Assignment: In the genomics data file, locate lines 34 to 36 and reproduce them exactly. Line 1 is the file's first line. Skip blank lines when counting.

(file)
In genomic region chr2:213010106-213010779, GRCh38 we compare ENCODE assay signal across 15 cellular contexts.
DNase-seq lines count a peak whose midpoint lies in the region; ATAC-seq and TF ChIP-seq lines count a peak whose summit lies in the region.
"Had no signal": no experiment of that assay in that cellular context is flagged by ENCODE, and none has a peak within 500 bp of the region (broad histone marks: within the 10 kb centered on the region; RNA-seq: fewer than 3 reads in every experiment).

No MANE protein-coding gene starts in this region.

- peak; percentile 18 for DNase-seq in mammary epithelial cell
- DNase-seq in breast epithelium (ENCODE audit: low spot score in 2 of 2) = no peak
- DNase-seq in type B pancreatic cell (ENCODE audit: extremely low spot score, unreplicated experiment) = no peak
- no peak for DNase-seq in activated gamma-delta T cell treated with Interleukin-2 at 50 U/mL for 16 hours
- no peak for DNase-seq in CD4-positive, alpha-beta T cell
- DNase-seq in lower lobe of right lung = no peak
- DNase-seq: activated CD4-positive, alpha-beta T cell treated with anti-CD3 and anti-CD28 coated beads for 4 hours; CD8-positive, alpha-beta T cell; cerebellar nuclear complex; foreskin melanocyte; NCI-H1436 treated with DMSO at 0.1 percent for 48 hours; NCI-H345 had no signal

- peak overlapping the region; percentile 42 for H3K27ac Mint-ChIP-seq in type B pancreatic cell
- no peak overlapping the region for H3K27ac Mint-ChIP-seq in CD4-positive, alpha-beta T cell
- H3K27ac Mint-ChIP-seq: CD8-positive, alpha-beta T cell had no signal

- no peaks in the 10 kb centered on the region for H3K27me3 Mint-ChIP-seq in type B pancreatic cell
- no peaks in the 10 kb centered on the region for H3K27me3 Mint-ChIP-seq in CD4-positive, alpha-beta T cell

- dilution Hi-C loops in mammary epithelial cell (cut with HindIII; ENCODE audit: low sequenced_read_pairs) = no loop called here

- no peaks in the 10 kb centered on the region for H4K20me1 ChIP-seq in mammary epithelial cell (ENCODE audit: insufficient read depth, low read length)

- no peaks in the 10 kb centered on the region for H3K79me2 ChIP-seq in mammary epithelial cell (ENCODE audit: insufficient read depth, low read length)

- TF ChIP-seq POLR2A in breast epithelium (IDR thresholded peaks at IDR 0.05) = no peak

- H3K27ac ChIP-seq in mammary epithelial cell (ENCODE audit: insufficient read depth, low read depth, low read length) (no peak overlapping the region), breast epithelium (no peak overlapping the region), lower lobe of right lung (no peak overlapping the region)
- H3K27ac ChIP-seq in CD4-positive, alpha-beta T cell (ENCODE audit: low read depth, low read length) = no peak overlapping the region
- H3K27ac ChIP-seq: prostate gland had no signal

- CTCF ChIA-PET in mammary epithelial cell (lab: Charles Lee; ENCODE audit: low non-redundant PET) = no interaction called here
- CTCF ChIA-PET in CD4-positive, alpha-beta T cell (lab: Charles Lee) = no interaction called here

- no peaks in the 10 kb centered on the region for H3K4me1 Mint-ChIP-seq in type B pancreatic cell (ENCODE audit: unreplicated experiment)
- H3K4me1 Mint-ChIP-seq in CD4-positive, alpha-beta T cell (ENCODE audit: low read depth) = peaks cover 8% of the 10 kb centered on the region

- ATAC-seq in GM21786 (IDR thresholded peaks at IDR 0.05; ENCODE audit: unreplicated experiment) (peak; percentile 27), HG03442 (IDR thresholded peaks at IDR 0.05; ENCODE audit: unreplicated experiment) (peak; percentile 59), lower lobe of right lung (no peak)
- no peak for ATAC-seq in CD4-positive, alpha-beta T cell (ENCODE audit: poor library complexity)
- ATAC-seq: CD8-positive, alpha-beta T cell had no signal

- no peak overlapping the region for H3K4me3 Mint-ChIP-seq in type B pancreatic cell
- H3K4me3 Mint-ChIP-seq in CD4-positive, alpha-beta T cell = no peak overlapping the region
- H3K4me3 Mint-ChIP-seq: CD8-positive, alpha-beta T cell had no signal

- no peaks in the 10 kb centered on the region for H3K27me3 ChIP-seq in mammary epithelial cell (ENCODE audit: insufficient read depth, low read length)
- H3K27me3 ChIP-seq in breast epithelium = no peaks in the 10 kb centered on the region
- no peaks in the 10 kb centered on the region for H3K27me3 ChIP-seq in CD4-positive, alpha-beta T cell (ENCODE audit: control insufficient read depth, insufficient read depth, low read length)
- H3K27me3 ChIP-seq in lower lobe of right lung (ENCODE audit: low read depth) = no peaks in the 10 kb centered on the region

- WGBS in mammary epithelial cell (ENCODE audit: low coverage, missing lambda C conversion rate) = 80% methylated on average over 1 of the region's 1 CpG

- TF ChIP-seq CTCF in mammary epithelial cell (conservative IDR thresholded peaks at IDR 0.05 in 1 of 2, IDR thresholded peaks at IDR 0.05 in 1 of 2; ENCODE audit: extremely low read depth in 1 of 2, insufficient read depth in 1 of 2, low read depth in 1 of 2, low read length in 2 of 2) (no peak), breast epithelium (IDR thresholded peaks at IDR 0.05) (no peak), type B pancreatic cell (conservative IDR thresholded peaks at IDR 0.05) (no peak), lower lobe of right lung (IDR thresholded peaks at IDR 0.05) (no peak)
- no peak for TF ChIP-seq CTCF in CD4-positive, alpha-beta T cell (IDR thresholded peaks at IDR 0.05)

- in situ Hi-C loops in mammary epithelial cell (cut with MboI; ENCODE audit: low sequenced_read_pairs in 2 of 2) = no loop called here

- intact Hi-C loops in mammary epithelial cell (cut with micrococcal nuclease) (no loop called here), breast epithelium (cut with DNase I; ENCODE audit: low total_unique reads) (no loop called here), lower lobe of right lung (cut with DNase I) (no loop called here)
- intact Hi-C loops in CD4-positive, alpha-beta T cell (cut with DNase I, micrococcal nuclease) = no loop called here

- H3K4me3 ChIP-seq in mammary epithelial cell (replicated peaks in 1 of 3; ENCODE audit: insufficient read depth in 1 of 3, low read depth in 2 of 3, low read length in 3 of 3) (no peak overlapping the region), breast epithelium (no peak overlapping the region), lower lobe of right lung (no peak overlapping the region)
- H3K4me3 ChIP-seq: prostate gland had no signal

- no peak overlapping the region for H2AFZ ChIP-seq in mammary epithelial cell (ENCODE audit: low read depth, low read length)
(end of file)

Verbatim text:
- no peaks in the 10 kb centered on the region for H3K27me3 ChIP-seq in mammary epithelial cell (ENCODE audit: insufficient read depth, low read length)
- H3K27me3 ChIP-seq in breast epithelium = no peaks in the 10 kb centered on the region
- no peaks in the 10 kb centered on the region for H3K27me3 ChIP-seq in CD4-positive, alpha-beta T cell (ENCODE audit: control insufficient read depth, insufficient read depth, low read length)